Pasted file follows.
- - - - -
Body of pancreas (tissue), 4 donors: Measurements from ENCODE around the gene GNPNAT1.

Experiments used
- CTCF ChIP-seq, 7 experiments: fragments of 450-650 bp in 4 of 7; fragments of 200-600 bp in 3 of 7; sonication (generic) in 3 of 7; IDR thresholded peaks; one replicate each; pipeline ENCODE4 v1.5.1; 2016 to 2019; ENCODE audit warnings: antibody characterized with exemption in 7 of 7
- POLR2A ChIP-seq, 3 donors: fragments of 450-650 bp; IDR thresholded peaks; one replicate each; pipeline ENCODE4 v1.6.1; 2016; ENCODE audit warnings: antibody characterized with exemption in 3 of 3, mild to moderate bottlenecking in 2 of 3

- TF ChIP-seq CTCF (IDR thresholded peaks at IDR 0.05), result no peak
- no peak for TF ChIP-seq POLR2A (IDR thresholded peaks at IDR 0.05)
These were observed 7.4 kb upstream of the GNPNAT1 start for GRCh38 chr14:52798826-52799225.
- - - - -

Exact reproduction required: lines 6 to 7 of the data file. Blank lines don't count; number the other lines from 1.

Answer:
- no peak for TF ChIP-seq POLR2A (IDR thresholded peaks at IDR 0.05)
These were observed 7.4 kb upstream of the GNPNAT1 start for GRCh38 chr14:52798826-52799225.